Wednesday I was in the London office again, there were a lot more people in on that day, which made it much more social. It was really nice to catch up with colleagues, who I wouldn’t generally interact with much as part of my role. I spoke to one of our service directorates in the afternoon about the HE strategy and what it means for them.
Thursday I had a meeting with the Office for Students as part of their funding of Jisc. I updated them on some of the work we have been undertaking in the teaching and learning space.
Glad to return home on Thursday as there was travel chaos on Friday because of storm Eunice.
I spent part of the week working on how we can improve and enhance our thought leadership offer. I actually don’t like the term thought leadership, so rarely use it externally (there is an exception here for example), however it is a term I use internally (as it is in our core strategy). It should be noted that many in the HE sector actually don’t like the term thought leadership. However if you ask people from the sector about the actual content that is produced that we would think of as thought leadership, then there is a different story as they find this useful, inspiring and helps them think. Similarly, members will often ask for specific people within Jisc who are experts in their field for help and support. Or they will find presentations and articles from individuals inspiring. This is something we need to work on further.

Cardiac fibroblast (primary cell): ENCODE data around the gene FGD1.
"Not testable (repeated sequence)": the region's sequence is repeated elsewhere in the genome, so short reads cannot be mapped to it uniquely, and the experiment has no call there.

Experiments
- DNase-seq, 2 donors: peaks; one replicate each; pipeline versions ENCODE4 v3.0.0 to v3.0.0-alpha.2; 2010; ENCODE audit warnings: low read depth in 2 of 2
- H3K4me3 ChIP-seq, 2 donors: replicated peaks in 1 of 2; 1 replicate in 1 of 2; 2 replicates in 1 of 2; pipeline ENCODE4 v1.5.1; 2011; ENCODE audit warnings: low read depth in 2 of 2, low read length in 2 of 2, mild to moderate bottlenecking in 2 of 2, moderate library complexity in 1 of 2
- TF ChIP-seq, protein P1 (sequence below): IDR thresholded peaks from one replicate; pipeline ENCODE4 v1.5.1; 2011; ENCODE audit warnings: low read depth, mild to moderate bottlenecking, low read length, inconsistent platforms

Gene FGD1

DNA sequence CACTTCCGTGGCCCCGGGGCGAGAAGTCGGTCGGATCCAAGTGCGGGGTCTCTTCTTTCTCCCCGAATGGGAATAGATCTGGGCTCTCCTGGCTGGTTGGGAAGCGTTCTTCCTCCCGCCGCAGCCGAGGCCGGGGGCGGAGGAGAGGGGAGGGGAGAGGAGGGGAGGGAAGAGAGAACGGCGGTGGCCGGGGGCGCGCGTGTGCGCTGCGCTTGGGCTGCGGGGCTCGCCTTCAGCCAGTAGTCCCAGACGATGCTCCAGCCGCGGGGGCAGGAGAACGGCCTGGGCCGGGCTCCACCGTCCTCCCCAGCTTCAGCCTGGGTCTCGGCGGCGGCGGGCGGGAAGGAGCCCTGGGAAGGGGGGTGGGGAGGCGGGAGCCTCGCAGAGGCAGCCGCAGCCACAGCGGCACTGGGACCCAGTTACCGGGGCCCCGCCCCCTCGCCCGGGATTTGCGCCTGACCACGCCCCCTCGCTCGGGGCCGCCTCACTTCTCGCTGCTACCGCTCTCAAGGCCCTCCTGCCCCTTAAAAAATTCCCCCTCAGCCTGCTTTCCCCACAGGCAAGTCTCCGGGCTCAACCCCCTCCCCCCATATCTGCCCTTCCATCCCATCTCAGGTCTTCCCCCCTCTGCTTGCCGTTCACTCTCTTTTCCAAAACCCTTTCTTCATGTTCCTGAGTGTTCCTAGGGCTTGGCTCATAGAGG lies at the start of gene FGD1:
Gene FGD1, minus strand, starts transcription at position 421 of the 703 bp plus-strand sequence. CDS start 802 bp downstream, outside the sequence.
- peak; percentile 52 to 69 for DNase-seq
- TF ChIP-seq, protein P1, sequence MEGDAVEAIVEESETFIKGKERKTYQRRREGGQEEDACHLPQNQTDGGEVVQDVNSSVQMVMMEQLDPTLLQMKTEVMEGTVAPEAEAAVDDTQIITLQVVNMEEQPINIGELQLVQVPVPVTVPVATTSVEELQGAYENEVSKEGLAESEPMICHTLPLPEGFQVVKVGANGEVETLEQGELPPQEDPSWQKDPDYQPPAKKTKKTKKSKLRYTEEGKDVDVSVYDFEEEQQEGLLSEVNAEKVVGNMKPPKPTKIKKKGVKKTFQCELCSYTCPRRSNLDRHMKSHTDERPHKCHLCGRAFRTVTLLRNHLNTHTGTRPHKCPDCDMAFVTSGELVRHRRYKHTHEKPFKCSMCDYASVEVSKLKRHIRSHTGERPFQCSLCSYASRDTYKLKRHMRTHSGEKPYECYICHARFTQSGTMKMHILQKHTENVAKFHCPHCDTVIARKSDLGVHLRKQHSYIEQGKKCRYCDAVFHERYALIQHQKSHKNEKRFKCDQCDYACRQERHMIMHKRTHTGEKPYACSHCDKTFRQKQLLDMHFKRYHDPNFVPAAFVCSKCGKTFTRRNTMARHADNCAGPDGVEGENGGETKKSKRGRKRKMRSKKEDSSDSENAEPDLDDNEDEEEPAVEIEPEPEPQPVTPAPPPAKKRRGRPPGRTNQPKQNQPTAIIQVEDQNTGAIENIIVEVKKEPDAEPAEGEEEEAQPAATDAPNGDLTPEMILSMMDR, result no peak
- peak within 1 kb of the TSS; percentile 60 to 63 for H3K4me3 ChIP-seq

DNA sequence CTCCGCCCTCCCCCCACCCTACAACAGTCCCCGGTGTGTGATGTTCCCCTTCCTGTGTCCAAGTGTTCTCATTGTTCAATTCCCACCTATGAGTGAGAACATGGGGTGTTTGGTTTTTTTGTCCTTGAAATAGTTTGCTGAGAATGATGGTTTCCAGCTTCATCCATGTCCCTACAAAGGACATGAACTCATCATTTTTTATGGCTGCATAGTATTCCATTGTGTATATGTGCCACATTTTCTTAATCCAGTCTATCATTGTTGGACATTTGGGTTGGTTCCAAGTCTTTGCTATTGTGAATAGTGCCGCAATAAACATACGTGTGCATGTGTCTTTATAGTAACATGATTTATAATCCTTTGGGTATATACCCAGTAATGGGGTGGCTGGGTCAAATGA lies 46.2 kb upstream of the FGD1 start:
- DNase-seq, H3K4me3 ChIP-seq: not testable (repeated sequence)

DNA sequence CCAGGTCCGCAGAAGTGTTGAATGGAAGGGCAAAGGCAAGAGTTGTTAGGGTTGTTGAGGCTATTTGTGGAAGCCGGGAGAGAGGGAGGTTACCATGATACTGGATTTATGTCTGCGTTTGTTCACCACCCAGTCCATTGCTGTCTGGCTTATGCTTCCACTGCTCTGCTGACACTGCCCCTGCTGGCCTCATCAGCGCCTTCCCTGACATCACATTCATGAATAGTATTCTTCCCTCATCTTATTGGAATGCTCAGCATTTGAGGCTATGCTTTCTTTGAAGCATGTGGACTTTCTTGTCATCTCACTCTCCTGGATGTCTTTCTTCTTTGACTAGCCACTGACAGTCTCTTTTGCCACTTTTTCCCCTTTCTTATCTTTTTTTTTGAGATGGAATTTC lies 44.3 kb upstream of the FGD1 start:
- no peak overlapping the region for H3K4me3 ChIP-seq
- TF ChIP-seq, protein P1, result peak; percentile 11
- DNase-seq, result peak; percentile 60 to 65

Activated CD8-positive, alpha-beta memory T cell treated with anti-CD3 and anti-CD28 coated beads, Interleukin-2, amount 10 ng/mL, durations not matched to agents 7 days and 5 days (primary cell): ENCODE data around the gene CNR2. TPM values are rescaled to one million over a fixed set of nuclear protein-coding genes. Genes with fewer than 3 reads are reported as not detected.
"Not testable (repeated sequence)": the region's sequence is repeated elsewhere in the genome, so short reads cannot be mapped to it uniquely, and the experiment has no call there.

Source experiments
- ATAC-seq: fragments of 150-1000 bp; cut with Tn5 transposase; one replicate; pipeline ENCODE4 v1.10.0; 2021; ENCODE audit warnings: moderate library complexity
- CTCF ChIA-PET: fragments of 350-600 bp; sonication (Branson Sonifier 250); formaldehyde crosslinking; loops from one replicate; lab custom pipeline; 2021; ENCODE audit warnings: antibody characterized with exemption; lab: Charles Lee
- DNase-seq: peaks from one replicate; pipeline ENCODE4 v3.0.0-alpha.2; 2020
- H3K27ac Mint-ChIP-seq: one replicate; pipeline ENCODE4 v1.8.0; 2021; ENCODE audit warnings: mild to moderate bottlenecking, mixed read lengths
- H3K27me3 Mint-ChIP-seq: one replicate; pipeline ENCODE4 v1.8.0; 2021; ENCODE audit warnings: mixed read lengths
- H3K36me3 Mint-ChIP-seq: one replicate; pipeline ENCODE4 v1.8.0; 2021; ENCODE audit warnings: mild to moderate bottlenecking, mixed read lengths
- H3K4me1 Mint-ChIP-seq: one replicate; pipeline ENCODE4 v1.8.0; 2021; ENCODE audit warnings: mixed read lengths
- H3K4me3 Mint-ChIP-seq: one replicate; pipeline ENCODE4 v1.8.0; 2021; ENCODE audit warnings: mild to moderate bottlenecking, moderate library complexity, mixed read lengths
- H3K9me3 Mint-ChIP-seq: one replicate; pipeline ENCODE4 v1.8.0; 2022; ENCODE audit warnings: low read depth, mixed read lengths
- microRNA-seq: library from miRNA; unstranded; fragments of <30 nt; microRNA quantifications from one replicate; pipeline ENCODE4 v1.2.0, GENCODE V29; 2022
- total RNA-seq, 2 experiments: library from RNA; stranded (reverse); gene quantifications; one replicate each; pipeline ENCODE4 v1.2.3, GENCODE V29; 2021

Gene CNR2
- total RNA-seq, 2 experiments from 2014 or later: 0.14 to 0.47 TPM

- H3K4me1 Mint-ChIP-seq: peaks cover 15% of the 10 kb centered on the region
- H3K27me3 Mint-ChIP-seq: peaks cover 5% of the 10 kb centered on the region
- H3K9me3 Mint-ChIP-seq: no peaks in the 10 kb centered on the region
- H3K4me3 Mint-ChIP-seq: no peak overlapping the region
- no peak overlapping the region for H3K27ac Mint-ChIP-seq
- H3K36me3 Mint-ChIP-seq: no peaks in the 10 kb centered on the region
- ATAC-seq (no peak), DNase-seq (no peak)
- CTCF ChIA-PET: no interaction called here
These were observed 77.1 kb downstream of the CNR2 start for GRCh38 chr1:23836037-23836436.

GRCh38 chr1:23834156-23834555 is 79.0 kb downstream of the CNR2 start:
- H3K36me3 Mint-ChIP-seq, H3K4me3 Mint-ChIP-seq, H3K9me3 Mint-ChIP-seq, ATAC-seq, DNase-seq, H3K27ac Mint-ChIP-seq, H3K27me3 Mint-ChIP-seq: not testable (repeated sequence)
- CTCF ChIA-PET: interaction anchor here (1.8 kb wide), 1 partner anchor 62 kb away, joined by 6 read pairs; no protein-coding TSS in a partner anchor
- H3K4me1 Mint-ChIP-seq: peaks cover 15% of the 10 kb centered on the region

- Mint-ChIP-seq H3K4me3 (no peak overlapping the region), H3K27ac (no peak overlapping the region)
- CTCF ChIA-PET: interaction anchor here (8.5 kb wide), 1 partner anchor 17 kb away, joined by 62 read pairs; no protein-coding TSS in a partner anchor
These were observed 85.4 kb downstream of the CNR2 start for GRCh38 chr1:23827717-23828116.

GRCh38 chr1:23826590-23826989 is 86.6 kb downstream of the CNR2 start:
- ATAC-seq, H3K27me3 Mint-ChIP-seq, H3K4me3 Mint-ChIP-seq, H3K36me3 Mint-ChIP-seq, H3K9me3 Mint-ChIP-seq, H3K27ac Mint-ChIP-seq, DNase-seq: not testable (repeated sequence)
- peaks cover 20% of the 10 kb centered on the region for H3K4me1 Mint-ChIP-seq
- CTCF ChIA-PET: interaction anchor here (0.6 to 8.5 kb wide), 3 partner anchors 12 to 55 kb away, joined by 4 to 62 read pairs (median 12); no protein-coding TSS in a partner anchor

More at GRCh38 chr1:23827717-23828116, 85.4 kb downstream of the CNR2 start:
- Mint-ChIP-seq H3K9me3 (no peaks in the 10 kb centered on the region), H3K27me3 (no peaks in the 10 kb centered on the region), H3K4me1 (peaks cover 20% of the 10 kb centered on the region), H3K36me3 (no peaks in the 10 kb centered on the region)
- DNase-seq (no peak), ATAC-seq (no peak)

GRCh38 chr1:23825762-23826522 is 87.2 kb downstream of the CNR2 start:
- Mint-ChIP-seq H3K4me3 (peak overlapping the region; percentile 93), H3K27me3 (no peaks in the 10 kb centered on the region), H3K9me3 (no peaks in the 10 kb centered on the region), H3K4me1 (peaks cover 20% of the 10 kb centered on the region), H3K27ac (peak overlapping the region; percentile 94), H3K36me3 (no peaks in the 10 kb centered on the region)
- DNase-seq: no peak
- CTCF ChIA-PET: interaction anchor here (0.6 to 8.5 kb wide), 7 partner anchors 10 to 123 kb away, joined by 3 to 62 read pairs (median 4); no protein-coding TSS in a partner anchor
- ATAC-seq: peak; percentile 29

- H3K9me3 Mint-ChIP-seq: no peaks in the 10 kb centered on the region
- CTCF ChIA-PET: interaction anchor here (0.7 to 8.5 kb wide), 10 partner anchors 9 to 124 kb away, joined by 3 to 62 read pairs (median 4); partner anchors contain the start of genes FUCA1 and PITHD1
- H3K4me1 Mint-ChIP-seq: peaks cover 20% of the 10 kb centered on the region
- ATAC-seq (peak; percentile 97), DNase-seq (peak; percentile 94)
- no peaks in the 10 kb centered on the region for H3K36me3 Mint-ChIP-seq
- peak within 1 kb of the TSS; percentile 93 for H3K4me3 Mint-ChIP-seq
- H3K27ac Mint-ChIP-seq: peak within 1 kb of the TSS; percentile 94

I also did a fair bit reflecting on the Student Futures Manifesto. One of their recommendations is for a new national technology infrastructure strategy.
We recommend that Jisc build upon their leadership work first to review the existing technology estate in HE, and then, as a matter of urgency, produce further guidance to help universities more rapidly modernise their systems architecture and applications. While many universities already have ‘digital transformation’ plans underway, further guidance to universities about the basic architectural building blocks and data systems to support a digital university, and how to plan and execute a transformation, would be welcomed.
The recommendation continues
The centrality of technology now means there is a case for this sector leading approach, because this remains a core strategic capability which leadership teams struggle with.
Heidi Fraser-Krauss, Jisc CEO, said: “I wholeheartedly support today’s report by the UPP Foundation, which goes a long way to address the pandemic-related concerns and needs of students. I also welcome the Student Manifesto to help students rebuild their confidence, regain control of their studies and plan for a successful future after graduation. “The report is right to recommend action on tackling digital and data inequities. Jisc’s digital experience insights surveys of university students and academic staff showed the detrimental effect on teaching and learning experiences from not having access to reliable connectivity, technology and digital skills. “I will be keen to action any Jisc-related recommendations to help support universities in modernising digital infrastructure as well as digitally transform learning, teaching and assessment to improve the experiences staff and students seek. As we move towards established models of hybrid learning, we have an opportunity to transform education through technology. Never have digital, data and technology been so important in meeting the multiple challenges and opportunities that UK universities face.”